Honors & Awards
NIH Director's New Innovator Award, National Institute of Health (2020-2025)
Whitehall Foundation Research Grant, Whitehall Foundation (2020-2023)
Sloan Research Fellow, Alfred P. Sloan Foundation (2019 - 2021)
NARSAD Young Investigator Grant, Brain and Behavior Foundation (2017 - 2019)
SFARI Bridge to Independence Award, Simon's Foundation (2016 - 2022)
Peter and Patricia Gruber International Research Award, Society for Neuroscience and The Gruber Foundation (2015)
Symbolic Systems Program
Ph.D., The Hebrew University, Jerusalem, Israel, Neurobiology
Current Research and Scholarly Interests
Our laboratory studies the mechanisms by which highly complex behaviors are mediated at the neuronal level, mainly focusing on the example of dynamic social interactions and the neural circuits that drive them. From dyadic interactions to group dynamics and collective decision making, the lab seeks a mechanistic understanding for the fundamental building blocks of societies, such as cooperation, empathy, fairness and reciprocity.
The computations underlying social interactions are highly distributed across many brain areas. Our lab is interested in which specific areas are involved in a particular function, why such an architecture arises and how activity in multiple networks is coordinated. Our goal is to develop a roadmap of the social brain and use it for guiding restorative treatments for conditions in which social behavior is impaired, such as Autism Spectrum Disorders and Schizophrenia.
We have open positions for currently enrolled graduate students (through available rotation opportunities) and prospective postdoctoral fellows (supported by federal funding) for studying the neuronal basis of dynamic social interactions. We perform cutting-edge large-scale recordings and targeted perturbation in rich social tasks based on game-theory combined with advanced analytical approaches, brain-computer interface, machine vision and deep learning to understand the single neuron and population level underpinnings of complex social computations. We are looking to recruit bright, highly motivated, and friendly individuals with strong interest (for students) or background (for postdoctoral applicants) in neurophysiology and/or computation. Individuals from groups under-represented in STEM are especially encouraged to apply. For more details, please email Keren Haroush directly at firstname.lastname@example.org.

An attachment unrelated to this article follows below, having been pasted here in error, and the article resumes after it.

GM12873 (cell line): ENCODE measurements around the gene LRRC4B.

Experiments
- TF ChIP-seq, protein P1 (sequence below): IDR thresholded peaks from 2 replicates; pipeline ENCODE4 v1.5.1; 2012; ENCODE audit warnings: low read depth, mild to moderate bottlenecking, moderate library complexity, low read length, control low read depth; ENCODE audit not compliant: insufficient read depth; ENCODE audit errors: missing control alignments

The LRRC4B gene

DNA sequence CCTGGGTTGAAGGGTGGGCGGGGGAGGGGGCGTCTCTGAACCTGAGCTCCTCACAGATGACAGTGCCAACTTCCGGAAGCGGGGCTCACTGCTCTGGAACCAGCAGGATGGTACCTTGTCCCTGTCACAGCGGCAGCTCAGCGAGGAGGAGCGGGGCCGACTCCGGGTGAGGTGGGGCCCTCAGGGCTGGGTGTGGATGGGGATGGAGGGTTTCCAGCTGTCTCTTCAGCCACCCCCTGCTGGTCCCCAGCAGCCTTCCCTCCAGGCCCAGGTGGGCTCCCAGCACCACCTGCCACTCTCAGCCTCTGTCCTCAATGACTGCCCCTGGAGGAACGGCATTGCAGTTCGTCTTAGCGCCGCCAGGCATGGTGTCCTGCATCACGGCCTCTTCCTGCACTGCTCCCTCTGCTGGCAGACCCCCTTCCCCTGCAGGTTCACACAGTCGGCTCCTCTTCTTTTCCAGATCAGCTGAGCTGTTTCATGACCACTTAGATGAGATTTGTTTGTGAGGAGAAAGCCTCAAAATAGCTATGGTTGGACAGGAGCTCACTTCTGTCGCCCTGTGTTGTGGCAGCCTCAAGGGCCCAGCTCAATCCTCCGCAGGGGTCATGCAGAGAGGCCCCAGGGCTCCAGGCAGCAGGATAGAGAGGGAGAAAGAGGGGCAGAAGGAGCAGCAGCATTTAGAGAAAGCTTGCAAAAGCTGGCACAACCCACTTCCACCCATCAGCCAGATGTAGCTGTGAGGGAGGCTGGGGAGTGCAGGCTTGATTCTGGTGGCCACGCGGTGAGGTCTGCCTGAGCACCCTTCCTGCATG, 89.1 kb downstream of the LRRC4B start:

Independent Studies (9)
- Directed Reading in Neurobiology
NBIO 198 (Aut, Win, Spr, Sum)
- Directed Reading in Neurobiology
NBIO 299 (Aut, Win, Spr, Sum)
- Directed Reading in Neurosciences
NEPR 299 (Aut, Win, Spr, Sum)
- Directed Studies in Applied Physics
APPPHYS 290 (Aut, Win, Spr, Sum)
- Graduate Research
NBIO 399 (Win, Spr, Sum)
- Graduate Research
NEPR 399 (Win, Spr, Sum)
- Medical Scholars Research
NBIO 370 (Win, Spr, Sum)
PHYSICS 490 (Aut, Win, Spr, Sum)
- Undergraduate Research
NBIO 199 (Aut, Win, Spr, Sum)
- Directed Reading in Neurobiology
- Toward a neurobiological model of human performance under pressure. Proceedings of the National Academy of Sciences of the United States of America 2021; 118 (36)
Current practices in nutrition management and disease incidence of common marmosets (Callithrix jacchus).
Journal of medical primatology
BACKGROUND: A survey was developed to characterize disease incidence, common pathology lesions, environmental characteristics, and nutrition programs within captive research marmoset colonies.METHODS: Seventeen research facilities completed the electronic survey.RESULTS: Nutritional management programs varied amongst research institutions housing marmosets; eight primary base diets were reported. The most common clinical syndromes reported were gastrointestinal disease (i.e. inflammatory bowel disease like disease, chronic lymphocytic enteritis, chronic malabsorption, chronic diarrhea), metabolic bone disease or fracture, infectious diarrhea, and oral disease (tooth root abscesses, gingivitis, tooth root resorption). The five most common pathology morphologic diagnoses were colitis, nephropathy/nephritis, enteritis, chronic lymphoplasmacytic enteritis, and cholecystitis. Obesity was more common (average 20% of a reporting institution's population) than thin body condition (average 5%).CONCLUSIONS: Through review of current practices, we aim to inspire development of evidence-based practices to standardize husbandry and nutrition practices for marmoset research colonies.
View details for DOI 10.1111/jmp.12525
View details for PubMedID 33913156
- Dorsolateral prefrontal neurons mediate subjective decisions and their variation in humans NATURE NEUROSCIENCE 2019; 22 (6): 1010-+
Dorsolateral prefrontal neurons mediate subjective decisions and their variation in humans.